Damn Great, but Not Great 8 – Detroit Autorama’s Best
2012 Detroit Autorama Not Ridler Contenders?
I took alota pictures at the Detroit Autorama. I had too… at first, as I mentioned in the Great 8 Ridler Contender story, I didn’t know which of the MANY fine rides at the show were actually in the running for the big award, the Ridler. So… I snapped away. No harm done cause that gives me a great reason to highlight the Autorama’s “Not Great 8″ hot rods and customs and let you decide if they shoulda been included. That’d mean one of the chosen Great 8 cars would have to go, so you decide… Did the judges pick the right cars? Leave a comment if you have an opinion.
Keep in mind, if any of these cars have been shown before, they’re automatically out of the Ridler competition. If anyone knows specifically why one of the following weren’t included, please let me know. (I’ll speculate too)
As always, click to see the full-size photo.
Not Great 8 – 2012 Detroit Autorama’s Best
This 1933 Hot Rod Ford coupe owned by Gregg and Jodi Blackford was built, coincidentally, by Hot Rods by Greg (one g). I’m pretty sure this car was intended to be a Ridler contender from Greg’s website that says, “Caliber” is “Going for the Ridler Award in 2012.” No idea why it wasn’t a finalist, really… the only thing I could say is that the engine compartment wasn’t as mind-blowing as other contenders and maybe the judges were tired of this display. You’ll see it in three other cars featured in this story.
Dave Leisinger’s 1971 Chevy Camaro may be my favorite of the show. That’s strange for me cause I’m not a huge 2nd gen Camaro fan… But this pro-touring style, massive tire tucking bad-ass is too cool! Why didn’t it get picked? In another wave of total speculation, check out the engine compartment. I’m wondering if the judges take points/look down on a massive engine cover? I’m also submitting this tire/wheel combo to my “Top Wheels and Tires” story coming soon.
This trick 1962 Chevy Impala is called, “Last Date”. No idea why… where do the car’s names come from? Dig all the custom billet parts on this. I can hear the billet-haters now, but folks… no matter what’s your first love, don’tcha have to at least tip the cap to craftsmanship and innovation? Check out the interior and grille area parts. They’re all custom! Add to that a blown 502 with a push button 400 trans riding on air and what looks like one-off 17′s. Ridler?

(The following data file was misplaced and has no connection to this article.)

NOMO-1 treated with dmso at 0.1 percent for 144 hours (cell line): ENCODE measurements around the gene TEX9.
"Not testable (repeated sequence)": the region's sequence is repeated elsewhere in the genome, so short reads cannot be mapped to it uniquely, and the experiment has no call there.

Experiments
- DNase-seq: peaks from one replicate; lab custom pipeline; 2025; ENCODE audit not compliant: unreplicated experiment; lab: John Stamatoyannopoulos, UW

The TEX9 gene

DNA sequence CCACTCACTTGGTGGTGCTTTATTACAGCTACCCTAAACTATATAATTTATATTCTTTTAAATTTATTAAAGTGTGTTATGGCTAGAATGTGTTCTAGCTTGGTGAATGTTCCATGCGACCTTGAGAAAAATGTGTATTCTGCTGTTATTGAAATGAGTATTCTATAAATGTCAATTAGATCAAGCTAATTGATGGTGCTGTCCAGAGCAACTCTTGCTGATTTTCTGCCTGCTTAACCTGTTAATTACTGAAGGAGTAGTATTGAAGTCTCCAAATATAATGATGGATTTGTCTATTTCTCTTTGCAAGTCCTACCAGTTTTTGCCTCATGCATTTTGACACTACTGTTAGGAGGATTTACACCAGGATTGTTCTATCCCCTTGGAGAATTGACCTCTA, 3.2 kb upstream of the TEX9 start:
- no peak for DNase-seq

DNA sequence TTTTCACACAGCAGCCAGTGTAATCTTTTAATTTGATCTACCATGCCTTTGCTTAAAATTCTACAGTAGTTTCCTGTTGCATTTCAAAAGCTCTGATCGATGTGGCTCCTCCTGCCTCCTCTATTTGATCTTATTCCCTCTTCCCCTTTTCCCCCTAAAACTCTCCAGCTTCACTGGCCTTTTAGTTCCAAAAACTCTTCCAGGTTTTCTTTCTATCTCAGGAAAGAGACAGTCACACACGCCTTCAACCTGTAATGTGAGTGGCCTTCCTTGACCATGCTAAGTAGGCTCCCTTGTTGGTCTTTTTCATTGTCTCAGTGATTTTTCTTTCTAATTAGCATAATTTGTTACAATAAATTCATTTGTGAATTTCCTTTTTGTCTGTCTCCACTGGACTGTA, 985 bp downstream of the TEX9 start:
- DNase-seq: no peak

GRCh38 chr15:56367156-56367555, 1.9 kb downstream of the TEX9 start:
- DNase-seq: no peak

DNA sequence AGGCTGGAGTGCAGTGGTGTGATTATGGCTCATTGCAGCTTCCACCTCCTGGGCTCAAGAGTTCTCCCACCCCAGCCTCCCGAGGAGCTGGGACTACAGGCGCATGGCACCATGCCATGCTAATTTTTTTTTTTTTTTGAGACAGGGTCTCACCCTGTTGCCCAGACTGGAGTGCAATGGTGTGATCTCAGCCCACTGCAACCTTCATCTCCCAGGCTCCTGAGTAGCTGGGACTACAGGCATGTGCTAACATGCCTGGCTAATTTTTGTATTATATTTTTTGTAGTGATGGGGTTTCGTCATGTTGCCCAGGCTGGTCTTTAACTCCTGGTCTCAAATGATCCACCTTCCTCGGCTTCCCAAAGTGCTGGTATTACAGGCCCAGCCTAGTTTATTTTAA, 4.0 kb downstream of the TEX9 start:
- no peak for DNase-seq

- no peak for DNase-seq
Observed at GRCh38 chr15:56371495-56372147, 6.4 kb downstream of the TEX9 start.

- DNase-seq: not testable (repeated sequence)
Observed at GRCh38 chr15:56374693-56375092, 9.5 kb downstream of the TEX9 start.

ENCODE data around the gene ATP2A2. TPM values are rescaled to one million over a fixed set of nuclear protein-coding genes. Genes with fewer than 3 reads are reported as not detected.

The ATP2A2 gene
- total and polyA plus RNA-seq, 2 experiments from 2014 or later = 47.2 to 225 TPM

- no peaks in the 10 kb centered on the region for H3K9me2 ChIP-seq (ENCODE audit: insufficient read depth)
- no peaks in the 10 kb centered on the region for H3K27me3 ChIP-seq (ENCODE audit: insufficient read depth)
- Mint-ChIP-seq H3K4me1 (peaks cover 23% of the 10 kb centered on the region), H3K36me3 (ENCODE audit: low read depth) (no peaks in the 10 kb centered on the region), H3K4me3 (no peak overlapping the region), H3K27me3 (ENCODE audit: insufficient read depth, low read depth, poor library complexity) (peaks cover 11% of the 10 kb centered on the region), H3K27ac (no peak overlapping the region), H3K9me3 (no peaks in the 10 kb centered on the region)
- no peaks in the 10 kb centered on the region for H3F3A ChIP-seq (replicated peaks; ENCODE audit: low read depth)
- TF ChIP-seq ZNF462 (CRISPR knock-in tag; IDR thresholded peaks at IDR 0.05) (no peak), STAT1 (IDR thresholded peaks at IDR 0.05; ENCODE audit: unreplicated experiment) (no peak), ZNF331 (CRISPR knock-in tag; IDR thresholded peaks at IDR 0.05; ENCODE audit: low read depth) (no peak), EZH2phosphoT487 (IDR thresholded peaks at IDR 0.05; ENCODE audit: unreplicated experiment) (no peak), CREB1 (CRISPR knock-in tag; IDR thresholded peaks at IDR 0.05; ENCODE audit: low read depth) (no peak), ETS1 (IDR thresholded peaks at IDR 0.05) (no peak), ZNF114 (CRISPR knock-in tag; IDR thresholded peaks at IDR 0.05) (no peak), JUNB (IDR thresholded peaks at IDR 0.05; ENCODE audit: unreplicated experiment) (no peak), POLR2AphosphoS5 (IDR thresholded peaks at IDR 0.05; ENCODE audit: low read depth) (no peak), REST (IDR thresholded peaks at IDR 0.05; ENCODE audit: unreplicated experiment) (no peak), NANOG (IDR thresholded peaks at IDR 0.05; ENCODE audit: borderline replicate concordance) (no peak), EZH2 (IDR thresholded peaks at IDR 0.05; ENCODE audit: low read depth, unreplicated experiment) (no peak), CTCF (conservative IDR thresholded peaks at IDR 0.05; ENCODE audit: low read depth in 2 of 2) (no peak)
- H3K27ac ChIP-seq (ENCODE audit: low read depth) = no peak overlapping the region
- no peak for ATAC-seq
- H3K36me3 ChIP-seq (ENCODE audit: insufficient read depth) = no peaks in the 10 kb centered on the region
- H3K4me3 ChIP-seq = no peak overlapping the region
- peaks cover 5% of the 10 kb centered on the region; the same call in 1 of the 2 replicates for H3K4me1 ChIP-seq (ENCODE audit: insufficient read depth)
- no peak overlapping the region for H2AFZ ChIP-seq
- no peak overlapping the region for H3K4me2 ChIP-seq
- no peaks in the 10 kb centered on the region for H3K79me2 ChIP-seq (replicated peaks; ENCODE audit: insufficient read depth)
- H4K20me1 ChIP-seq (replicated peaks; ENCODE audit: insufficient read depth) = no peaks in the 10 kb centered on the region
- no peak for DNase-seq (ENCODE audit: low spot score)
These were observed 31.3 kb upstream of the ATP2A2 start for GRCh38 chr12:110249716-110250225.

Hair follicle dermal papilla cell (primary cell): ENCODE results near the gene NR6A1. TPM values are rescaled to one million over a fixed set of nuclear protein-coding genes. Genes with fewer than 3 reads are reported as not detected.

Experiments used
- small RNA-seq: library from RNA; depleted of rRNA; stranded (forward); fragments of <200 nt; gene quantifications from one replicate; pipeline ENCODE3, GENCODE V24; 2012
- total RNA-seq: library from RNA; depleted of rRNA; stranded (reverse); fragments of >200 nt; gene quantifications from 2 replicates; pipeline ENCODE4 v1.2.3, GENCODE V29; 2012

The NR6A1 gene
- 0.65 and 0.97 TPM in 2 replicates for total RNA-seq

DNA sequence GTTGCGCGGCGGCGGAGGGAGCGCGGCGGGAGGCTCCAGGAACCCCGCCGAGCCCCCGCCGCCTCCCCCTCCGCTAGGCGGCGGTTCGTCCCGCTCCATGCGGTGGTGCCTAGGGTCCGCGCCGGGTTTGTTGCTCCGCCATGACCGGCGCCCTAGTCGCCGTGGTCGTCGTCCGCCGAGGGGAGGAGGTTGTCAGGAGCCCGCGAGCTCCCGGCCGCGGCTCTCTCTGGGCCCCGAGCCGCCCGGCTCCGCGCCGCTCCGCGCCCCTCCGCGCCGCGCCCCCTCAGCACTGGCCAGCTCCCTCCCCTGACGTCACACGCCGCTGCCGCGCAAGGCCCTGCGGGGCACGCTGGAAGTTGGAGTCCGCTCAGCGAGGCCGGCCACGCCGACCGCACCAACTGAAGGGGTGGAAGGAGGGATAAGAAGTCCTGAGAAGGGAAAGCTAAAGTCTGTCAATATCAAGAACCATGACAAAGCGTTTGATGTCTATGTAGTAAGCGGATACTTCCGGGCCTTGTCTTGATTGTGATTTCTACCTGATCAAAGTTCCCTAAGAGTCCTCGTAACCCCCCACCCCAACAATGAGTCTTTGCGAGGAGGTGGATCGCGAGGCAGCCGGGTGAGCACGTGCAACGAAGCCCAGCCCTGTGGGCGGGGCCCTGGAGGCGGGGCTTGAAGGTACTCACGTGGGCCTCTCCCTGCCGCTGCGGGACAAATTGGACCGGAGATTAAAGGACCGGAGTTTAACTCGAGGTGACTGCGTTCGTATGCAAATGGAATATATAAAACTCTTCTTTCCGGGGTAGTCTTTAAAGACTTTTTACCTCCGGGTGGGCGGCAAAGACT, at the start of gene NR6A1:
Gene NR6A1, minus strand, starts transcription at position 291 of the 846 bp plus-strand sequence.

Check out hot rod and custom car rockstar, George Poteet’s 1956 Chevy. I just featured his 57 Chevy from GNRS, then he rolls out this? Design, fabrication and paint was handled by Kemp’s Rod & Restoration and the fine interior comes from my buddies at Rad Rides by Troy. The only reason this car wasn’t a Ridler contender is George didn’t want it. He’s already won the Ridler in 1996 with his 1937 Roadster, so this car was on display in Pomona at the 2012 Grand National Roadster Show.
When’s the last time you saw a customized 1934 Hupmobile Cabriolet? According to the show card, “As of 2007, this is the only remaining Model K421. There were 1,066 of this model manufactured at the original price of $995. Far from it’s origins now, owner/builders Butch and Donna Downs of Colona, IL stuffed a 5.7L Hemi hooked to a 5-speed automatic to motivate the old Hup-ster. Congrats on taking an ultra rare car and turning it into a hot rod! Why no Ridler? Maybe a lack of trick display? Got me…
Ron Hall’s Z “O” 55 sat proudly in the front row of the Detroit Autorama. The trick dash and custom grille treatment were outstanding and the colors worked perfectly together. You barely notice the shaved handles and extended fender flange trying to take the whole car in. Why no Ridler? The engine’s covered on this one, and it’s a fairly common LS-1. Compare that to the ZL-1 big block riding in the 55 Chevy the judges did select for the Ridler. Points from me though for hammering gears through a 6-speed Tremec. Hot Rods gotta row gears!
I don’t know much about Gary Zaborowski’s 1932 Hot Rod Ford Coupe. Score points for insane paint and color. I also thumbs up for the name: “Boogie Man’s Candy Coupe”. Why no Ridler nod?
By now, I’m jamming my own, hot rod focused, opinion into the cars I’m showing here. It was a toss up between a 1932 Ford Phaeton and this, somewhat simple looking, 1934 Hot Rod Ford Coupe with a little old 1942 Flathead V8. I’m also saving this engine for my “Best Engine” story cause if I hadn’t read the show card, I wouldn’t have known this is a twin turbo flathead making 300+ horsepower while looking only slightly warmed-over. The turbos are completely outa-sight, but push air into the bottom air cleaner just as tidy as could be. Jack Stirnemann calls this three window black-beauty “Flat Earth”. Even without the crazy detail of the Ridler cars, this coupe does have a super unique engine setup and makes my list… where as the phaeton had a SBC or maybe an Olds motor…
For those of you scoring at home, this is #9. Since it’s 2AM and I’m running this site, I say show Gary and Flo Garman’s 1955 Chevy pickup. The pale green paint coupled with the bright red interior does kinda bring a watermelon flavor to the palette, but under the hood is where the true treat is…
Now you know why Flo’s smiling in the shot above and why every other man, woman and child did the same as they caught a glimpse of the sweetened small block. Except for not being seedless, this shoulda been a Ridler contender!
Agree, disagree… your opinion counts! You don’t have to be a member to comment, so let me hear it! Downstairs is next… Best of 2012 Detroit Autorama Basement